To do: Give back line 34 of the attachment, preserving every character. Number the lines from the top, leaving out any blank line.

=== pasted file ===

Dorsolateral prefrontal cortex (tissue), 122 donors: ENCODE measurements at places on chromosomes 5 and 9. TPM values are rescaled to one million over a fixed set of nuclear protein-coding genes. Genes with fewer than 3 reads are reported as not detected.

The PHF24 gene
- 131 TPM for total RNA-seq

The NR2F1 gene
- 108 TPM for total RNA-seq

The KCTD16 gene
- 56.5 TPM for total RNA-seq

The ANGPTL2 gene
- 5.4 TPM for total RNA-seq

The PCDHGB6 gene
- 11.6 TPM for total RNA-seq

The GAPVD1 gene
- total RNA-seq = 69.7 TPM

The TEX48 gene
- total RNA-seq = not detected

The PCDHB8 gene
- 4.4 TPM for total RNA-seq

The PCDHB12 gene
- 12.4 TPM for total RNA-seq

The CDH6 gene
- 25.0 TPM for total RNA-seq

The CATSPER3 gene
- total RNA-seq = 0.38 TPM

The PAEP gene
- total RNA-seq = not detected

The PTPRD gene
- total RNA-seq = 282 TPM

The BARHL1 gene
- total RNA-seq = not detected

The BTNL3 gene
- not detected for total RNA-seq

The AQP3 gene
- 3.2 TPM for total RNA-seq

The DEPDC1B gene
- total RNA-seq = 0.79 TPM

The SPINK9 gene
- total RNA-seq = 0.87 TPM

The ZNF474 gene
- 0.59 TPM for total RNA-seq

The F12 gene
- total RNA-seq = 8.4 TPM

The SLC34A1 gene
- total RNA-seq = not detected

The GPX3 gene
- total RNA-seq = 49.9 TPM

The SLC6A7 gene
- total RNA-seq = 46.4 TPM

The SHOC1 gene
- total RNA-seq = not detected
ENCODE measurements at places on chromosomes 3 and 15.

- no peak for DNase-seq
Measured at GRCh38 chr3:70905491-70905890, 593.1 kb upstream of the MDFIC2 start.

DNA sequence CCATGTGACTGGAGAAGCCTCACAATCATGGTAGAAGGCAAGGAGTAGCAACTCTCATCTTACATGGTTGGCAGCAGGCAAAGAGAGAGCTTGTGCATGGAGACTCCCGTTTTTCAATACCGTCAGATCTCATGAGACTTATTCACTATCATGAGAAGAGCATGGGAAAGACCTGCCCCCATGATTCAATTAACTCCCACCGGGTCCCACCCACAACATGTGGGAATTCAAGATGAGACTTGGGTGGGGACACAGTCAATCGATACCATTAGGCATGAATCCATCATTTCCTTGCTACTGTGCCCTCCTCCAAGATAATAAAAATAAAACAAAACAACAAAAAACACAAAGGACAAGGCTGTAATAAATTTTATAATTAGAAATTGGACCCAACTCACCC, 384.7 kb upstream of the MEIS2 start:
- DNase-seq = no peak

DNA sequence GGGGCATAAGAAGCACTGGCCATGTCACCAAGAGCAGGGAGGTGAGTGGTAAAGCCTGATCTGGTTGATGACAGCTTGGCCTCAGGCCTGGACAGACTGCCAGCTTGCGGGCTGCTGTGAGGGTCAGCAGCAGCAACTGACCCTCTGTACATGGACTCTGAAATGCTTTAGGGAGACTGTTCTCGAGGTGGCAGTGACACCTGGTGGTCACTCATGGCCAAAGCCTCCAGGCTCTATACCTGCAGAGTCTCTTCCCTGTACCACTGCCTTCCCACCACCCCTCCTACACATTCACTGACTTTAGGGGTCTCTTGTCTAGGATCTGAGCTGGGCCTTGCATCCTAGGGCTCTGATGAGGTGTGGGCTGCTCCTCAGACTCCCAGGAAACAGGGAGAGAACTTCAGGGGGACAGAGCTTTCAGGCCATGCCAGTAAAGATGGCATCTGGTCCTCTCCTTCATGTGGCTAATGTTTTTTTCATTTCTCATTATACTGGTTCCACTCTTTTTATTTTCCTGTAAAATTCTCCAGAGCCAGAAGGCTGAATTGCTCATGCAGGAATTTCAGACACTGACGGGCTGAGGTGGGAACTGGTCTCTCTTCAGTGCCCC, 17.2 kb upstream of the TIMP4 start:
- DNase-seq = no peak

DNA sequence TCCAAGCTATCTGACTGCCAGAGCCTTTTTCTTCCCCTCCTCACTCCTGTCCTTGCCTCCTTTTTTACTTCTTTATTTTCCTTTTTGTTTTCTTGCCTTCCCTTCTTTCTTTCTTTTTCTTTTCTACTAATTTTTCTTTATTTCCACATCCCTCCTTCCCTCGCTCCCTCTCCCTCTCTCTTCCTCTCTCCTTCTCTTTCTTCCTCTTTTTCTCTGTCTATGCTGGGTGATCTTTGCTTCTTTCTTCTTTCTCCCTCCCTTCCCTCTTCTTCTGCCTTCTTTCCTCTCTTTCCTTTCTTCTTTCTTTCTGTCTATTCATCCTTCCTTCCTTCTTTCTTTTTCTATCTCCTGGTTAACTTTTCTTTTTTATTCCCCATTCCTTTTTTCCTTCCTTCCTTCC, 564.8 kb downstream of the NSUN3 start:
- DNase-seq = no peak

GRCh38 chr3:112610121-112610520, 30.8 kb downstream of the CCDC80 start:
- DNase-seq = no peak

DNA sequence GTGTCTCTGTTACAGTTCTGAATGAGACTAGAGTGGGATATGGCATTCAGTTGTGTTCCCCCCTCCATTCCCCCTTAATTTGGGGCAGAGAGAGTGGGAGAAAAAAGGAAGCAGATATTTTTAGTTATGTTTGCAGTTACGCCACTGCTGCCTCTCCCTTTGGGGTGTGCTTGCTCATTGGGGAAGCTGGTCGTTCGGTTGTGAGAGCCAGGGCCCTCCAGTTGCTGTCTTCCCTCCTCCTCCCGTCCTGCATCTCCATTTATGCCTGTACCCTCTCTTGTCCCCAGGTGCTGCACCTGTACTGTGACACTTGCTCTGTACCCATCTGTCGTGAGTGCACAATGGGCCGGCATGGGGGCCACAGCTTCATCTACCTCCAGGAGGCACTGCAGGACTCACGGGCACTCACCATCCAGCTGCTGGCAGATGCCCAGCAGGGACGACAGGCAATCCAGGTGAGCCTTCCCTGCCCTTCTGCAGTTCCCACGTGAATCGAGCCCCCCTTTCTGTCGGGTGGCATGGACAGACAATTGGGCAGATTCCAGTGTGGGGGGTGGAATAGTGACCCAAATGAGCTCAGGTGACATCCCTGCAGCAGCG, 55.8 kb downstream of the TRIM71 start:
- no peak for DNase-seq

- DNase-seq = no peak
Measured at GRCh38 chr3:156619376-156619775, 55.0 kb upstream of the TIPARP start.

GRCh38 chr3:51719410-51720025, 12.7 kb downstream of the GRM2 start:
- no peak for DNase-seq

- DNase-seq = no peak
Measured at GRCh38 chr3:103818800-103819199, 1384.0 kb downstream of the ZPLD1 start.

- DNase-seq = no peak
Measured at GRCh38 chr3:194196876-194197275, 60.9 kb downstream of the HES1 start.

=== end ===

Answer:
The DEPDC1B gene